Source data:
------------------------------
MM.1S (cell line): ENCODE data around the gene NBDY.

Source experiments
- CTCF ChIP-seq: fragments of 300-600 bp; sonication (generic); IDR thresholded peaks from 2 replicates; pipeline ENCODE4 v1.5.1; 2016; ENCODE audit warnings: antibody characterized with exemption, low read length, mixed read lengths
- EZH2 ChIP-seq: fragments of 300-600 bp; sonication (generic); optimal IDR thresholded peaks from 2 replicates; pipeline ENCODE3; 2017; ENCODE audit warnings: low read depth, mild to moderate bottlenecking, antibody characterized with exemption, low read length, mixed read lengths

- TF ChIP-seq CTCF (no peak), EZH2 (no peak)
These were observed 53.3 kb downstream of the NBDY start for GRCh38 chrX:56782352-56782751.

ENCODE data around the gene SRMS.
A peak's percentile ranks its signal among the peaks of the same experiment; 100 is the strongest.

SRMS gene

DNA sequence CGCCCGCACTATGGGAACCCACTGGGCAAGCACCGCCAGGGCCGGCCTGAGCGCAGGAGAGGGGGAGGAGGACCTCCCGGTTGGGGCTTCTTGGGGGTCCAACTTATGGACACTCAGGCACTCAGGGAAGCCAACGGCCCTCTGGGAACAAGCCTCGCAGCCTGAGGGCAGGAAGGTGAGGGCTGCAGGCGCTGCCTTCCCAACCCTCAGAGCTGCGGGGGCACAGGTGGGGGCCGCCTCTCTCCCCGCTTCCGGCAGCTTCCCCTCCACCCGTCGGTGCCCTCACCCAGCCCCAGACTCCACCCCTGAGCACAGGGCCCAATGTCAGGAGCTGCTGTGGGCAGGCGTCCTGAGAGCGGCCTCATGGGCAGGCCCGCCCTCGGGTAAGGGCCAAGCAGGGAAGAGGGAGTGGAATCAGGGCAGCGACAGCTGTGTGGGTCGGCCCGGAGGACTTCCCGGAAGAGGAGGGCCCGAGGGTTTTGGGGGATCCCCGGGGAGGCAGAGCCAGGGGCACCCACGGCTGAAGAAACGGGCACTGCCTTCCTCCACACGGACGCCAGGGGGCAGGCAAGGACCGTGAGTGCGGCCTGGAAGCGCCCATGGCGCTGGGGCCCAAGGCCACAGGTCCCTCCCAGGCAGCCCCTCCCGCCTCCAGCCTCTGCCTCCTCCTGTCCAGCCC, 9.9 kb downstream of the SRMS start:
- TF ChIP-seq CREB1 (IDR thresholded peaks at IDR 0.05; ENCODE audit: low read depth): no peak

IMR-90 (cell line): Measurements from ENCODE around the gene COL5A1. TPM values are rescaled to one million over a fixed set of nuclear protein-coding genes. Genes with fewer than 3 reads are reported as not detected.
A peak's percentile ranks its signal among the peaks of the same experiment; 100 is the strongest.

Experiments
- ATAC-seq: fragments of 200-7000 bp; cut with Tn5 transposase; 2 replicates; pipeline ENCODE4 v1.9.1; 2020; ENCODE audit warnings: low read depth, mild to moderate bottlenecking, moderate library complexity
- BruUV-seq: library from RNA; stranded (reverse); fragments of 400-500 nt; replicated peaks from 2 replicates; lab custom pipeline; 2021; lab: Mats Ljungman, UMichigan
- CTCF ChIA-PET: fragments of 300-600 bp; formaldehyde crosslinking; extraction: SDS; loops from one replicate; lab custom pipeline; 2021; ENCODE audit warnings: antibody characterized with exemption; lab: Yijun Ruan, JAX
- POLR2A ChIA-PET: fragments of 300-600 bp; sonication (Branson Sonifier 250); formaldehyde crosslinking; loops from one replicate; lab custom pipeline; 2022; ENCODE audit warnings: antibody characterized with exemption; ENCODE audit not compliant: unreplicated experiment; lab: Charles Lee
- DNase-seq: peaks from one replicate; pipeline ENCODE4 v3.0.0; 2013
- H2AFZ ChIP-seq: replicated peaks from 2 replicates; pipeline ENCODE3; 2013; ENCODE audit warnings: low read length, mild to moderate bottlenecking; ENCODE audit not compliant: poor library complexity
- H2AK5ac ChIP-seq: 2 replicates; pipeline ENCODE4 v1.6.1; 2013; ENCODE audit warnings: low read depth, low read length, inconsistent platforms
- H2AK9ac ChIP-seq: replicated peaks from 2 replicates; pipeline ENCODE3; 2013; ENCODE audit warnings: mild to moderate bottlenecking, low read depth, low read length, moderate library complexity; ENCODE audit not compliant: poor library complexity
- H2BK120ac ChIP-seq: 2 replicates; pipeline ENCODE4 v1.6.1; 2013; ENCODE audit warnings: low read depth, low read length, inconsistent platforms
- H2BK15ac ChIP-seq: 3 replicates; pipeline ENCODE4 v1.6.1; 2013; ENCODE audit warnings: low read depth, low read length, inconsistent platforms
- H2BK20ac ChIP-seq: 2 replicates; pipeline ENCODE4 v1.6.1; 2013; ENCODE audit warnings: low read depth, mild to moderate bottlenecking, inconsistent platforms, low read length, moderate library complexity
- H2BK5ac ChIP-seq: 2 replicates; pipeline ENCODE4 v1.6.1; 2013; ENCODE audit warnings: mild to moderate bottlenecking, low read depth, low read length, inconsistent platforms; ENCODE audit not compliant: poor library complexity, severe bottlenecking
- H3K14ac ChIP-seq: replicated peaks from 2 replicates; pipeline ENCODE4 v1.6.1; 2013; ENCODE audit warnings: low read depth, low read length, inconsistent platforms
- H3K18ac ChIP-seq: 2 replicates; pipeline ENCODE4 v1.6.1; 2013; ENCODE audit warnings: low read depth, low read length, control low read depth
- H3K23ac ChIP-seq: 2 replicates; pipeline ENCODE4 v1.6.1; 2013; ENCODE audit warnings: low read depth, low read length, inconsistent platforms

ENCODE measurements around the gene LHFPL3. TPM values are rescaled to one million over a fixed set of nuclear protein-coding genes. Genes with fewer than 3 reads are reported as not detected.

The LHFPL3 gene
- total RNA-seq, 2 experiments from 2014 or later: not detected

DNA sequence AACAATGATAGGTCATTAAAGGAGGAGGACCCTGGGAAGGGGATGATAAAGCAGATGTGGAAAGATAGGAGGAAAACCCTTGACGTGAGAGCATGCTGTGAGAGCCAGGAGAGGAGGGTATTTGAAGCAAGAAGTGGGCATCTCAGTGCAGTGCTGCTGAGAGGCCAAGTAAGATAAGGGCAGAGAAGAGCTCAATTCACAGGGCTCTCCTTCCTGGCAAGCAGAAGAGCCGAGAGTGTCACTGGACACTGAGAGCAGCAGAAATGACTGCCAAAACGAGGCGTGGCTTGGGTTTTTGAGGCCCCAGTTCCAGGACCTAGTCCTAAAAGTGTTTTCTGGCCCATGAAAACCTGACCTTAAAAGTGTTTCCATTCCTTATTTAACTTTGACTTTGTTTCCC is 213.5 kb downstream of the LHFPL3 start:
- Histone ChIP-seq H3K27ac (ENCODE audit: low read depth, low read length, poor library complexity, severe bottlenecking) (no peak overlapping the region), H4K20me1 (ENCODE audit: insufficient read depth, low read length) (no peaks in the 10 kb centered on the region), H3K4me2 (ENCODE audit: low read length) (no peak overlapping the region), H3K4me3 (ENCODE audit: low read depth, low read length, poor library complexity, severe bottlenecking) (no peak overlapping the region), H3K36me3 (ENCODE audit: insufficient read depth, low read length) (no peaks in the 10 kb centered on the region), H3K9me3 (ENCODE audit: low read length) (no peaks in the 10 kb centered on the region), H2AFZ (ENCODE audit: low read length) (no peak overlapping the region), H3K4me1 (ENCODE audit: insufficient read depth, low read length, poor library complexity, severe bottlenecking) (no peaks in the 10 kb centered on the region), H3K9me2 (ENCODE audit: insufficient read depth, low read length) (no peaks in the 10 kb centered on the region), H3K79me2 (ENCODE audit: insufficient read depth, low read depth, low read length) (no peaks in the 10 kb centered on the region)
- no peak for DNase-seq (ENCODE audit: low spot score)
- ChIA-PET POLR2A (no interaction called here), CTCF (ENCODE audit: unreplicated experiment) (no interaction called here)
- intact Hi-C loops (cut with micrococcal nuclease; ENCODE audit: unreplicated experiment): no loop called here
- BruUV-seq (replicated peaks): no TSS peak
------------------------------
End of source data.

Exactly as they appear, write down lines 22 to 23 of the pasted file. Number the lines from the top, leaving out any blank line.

- H2AK9ac ChIP-seq: replicated peaks from 2 replicates; pipeline ENCODE3; 2013; ENCODE audit warnings: mild to moderate bottlenecking, low read depth, low read length, moderate library complexity; ENCODE audit not compliant: poor library complexity
- H2BK120ac ChIP-seq: 2 replicates; pipeline ENCODE4 v1.6.1; 2013; ENCODE audit warnings: low read depth, low read length, inconsistent platforms